Let’s see: When she was ten, her father wrested her from her mother’s negligent, alcoholic grip; later, her older sister left the family and ultimately became a foster child; her father died in a plane crash; one of her husbands…well, enough spoilers, for this memoir is filled with surprising and dramatic turns, many for the worse. It’s a wonder that Katie Hafner is still in one piece, to say nothing of enough in possession of her faculties and enough perspective to write such a poignant, honest, and complex account of such difficult, too often tragic family matters. On the scale of modern memoirs about familial dysfunction and deprivation, Mother Daughter Me may not quite rank with, for example, Frank McCourt’s Angela’s Ashes or Mary Karr’s The Liars’ Club, but it’s way up there, alongside The Glass Castle by Jeanette Walls and Dave Eggers’s A Heartbreaking Work of Staggering Genius.
In 2009, Ms. Hafner bought a house in San Francisco, where she was working as a writer and living with her daughter, Zoe, so as to try to make real a fantasy of hers. She wanted to bring her erratic mother, Helen, seventy-seven, and herself and Zoe together under one roof, after decades of turbulence and collisions that had CERNed away any earlier hope of a nuclear family. Using this “experiment in intergenerational living” as her central narrative, Hafner tries to come to terms with and find the patterns in her disrupted childhood, her brilliant father’s and equally brilliant mother’s catastrophic marriage and separation, her own rocky romantic history, her sister’s estrangement, and more than one sudden and shocking death. And to make sense of the failure and lessons of this “experiment” itself.
As the children of two highly accomplished, self-absorbed scientists, Katie and her sister found themselves uprooted from the Northeast and taken away to Florida to live with their binge-drinking mother, after she obtained a quickie divorce in Juárez, Mexico. She promised the children “oranges,” but what they ate, often for dinner, was candy while Helen “began to ricochet between involvements with various men,” each of which was followed by “a succession of sodden days.” Hafner says of this Florida sojourn, “We became the closest thing I can imagine to urchins.” Then Helen yanked her children away again, to California, where she enrolled as a graduate student at UC San Diego and continued her drinking and manizing. Finally, after Helen made a gesture toward suicide with pills, Katie and Sarah were whisked away yet again, to Amherst, where her father was living with his new wife and her three children. And Helen finally lost custody of her kids.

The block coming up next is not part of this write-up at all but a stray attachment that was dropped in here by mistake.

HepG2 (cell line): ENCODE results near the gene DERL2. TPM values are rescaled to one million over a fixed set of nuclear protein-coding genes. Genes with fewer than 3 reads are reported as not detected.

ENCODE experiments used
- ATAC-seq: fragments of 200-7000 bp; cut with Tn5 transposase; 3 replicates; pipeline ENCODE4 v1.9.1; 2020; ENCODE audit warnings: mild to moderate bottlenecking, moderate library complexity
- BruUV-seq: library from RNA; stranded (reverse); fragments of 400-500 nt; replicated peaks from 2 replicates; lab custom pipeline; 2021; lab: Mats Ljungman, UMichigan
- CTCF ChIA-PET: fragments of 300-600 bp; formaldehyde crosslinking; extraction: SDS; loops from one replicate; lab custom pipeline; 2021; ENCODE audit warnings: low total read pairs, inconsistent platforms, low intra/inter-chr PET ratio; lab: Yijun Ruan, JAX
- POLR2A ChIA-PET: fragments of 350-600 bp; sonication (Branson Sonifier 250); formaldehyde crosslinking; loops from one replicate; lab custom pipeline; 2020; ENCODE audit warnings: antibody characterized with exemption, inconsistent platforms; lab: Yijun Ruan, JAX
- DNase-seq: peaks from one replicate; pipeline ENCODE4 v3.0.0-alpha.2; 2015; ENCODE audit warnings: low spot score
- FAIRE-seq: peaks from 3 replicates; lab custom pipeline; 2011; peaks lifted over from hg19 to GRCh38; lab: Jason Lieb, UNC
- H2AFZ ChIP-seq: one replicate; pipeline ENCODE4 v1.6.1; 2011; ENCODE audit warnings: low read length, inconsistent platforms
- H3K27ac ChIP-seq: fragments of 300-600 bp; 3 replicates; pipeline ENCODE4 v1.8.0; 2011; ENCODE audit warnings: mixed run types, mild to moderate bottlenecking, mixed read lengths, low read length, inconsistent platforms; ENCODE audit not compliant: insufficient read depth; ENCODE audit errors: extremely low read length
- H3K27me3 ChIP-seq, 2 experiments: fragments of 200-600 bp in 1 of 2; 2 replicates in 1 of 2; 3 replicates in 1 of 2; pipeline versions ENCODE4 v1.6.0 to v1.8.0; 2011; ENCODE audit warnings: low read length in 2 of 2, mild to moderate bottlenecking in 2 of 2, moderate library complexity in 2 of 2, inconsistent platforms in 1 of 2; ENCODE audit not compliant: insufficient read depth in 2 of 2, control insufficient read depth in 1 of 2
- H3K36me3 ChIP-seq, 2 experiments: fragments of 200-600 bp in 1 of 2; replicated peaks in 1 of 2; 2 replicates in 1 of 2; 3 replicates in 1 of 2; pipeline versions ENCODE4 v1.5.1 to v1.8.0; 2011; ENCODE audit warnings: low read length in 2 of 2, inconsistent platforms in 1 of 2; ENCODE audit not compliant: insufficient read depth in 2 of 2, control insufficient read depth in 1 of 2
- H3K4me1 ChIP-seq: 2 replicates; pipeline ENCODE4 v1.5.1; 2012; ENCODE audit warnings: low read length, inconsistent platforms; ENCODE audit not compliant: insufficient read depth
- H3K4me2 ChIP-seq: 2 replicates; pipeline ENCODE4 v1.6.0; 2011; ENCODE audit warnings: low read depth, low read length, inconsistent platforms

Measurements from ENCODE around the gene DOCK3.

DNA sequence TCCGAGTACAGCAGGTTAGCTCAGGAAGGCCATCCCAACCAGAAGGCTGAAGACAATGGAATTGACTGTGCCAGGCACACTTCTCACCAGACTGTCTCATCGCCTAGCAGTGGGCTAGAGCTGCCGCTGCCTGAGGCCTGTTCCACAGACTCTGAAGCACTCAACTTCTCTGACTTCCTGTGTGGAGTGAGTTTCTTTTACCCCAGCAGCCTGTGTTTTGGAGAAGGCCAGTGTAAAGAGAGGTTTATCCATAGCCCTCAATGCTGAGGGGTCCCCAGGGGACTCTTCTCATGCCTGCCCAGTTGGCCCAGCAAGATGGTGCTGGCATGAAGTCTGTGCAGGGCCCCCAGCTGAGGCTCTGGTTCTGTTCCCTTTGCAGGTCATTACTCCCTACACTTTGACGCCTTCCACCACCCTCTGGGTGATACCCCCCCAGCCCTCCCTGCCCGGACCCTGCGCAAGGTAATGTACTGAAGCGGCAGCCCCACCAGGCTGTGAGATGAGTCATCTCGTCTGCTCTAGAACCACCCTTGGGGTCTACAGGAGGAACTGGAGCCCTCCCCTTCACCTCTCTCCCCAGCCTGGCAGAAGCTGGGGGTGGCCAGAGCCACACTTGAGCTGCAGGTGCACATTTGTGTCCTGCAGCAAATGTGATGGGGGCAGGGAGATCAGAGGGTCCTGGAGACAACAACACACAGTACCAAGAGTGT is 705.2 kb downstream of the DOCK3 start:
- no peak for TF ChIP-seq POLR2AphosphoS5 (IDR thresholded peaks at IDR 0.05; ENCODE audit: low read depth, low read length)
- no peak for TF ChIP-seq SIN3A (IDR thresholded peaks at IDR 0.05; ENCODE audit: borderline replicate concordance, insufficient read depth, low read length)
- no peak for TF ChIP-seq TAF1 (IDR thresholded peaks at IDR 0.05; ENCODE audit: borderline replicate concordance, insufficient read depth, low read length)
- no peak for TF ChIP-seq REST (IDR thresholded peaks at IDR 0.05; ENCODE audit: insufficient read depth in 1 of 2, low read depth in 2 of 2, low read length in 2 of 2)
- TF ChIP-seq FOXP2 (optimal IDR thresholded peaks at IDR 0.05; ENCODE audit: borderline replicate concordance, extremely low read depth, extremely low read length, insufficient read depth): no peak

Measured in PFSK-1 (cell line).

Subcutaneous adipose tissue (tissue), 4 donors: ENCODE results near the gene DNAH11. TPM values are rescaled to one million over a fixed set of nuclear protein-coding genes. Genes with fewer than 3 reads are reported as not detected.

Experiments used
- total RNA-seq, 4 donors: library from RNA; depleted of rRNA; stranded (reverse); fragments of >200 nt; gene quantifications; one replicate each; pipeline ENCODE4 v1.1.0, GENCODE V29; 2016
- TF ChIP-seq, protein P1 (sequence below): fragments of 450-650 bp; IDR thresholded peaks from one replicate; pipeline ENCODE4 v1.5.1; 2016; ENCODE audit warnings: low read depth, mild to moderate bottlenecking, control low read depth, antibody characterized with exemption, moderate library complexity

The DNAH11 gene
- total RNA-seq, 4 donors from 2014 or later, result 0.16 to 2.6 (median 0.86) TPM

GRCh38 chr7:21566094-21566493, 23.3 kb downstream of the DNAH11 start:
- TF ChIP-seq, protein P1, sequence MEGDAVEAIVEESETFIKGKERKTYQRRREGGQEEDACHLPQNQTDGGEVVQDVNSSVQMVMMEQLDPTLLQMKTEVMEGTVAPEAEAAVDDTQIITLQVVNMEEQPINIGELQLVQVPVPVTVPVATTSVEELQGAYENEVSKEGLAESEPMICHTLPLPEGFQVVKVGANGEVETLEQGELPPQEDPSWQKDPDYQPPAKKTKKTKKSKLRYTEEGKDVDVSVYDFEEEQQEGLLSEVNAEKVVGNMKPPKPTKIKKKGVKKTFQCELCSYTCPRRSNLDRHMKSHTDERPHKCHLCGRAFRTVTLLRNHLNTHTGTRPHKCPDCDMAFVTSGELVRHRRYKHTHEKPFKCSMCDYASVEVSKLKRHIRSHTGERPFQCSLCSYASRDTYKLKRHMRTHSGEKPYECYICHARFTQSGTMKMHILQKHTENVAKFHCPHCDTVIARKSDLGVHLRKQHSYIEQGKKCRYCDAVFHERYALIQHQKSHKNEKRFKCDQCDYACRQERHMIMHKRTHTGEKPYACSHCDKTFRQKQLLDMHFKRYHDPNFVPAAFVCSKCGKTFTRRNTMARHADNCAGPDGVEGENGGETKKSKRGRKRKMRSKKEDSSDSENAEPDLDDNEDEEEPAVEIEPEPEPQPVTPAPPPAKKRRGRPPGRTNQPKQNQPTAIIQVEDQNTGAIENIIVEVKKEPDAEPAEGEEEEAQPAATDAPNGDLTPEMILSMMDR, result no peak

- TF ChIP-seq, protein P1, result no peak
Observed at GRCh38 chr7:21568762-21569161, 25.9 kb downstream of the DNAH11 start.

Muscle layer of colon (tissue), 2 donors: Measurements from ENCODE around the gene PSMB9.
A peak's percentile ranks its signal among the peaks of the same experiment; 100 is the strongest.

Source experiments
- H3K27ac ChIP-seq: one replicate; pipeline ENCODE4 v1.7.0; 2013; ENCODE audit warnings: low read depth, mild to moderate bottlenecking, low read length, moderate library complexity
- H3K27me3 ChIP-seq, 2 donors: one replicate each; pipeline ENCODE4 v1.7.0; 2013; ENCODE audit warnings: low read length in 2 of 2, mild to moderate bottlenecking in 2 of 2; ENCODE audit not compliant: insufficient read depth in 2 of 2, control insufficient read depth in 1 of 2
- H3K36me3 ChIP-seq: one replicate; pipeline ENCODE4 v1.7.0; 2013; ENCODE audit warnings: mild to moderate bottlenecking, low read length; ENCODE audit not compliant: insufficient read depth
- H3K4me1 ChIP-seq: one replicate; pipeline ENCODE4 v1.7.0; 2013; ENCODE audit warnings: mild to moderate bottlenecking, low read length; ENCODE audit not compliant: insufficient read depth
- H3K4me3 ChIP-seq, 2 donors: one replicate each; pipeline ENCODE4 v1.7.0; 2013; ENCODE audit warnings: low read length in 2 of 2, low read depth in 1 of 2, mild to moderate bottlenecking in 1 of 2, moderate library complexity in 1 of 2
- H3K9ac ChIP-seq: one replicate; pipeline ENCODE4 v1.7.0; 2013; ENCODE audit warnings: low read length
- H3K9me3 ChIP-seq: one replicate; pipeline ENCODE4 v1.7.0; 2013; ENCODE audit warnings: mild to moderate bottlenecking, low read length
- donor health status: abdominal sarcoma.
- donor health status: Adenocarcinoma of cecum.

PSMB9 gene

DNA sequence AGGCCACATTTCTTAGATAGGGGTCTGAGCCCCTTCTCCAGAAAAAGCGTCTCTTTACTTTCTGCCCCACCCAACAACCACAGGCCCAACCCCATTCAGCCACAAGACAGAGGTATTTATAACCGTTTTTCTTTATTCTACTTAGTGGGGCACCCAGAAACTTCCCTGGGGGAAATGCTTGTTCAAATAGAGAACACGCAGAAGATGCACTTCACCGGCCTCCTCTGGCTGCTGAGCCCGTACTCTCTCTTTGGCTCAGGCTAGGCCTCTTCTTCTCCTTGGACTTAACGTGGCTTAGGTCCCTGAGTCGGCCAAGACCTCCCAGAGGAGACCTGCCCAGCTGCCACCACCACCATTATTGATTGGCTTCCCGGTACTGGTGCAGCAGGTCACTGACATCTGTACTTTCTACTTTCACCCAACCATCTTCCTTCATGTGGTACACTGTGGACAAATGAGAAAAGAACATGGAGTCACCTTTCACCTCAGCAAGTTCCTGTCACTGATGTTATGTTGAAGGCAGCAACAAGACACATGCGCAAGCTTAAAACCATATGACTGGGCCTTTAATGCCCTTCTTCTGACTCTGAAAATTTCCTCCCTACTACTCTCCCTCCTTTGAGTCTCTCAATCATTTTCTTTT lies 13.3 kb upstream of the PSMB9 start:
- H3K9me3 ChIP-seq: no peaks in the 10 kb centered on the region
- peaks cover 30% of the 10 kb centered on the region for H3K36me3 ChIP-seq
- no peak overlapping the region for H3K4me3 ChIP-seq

Understand that this is just the beginning of a series of traumatic events that Hafner and her sister suffered through, as children and adults. And that these events, vivid as they are, serve as a backdrop for her efforts to have “a year in Provence” with her mother in the San Francisco house when she is the parent of a daughter herself. But, as Hafner comes to realize, they also serve to explain why her grand cohabitation idea ran into such trouble.
Trouble: At dinner one night:
My mother has said nothing. I wish I could pass [her] some cue cards under the table, prompting her on how to ask questions of her granddaughter….
My mother finishes her dinner in silence, then gets up from the table and, without a word, goes downstairs.
“Is she mad?” Zoe asks.
I roll my eyes.
“What?” she asks, feigning innocence.
“You speak only to me, then wonder she feels excluded enough to leave the room?”
I’m awakened by a tap on my back. It’s Zoe. She’s crying and asks me to come into her room.
I climb into her bed. “Sweetie, what’s wrong?”
“Grandma Helen said I suck at cello.”
“She said I have good technique but my intonation sucks. She said I should take up the piano.”
And there’s a lot more — Katie and her mother arguing over money and possession of a Steinway piano, Katie neglecting a promise to Zoe in order to hang out with her new man (of whom her mother obnoxiously disapproves), a restaurant argument over lettuce that devolves into all three generations hating each other. After a while, you begin to realize — as Hafner herself comes close to saying — that she wanted her mother to be with her so she could ultimately be without her. She says, “It’s possible that Zoe was tuned into something of which I was unaware: the almost umbilical hold my mother had on me, the emotional energy of unfinished business.”
Hafner and the reader come to understand the archaeological layers of difficulties that have led to this disastrous experiment, which turns out not to be a disaster but a blessing after all. Her efforts to find the patterns in her mother’s and father’s lives — and her own childhood and romantic history and parenthood — and to learn from them and ultimately try not to re-create the darker patterns deserve respect and admiration. The writing is generally strong and straight: “I now see that it’s far easier to imagine a future we can invent than to reckon honestly with a painful past.” And the narrative is usually engrossing. There are rare lapses into psychobabble — how could there not be? — and sometimes Hafner seems to fall a little short of the goal of full comprehension of her own behavior, especially when she breaks a promise to Zoe. She also mixes a metaphor here and there: “A whorl of emotions…streaks through me”; “it triggers a cascade…”
So how indeed has Hafner been able to emerge from these six or seven personal maelstroms and write about them with overall lucidity? She answers the question herself, when she says of one episode in her childhood:
I was beginning to develop a protective ability to distance myself, which made me much more adaptable to new situations than Sarah was and turned me into a lifelong observer. The ability to stand outside a scene eventually helped me become a journalist.
And a good and honest memoirist, I would add.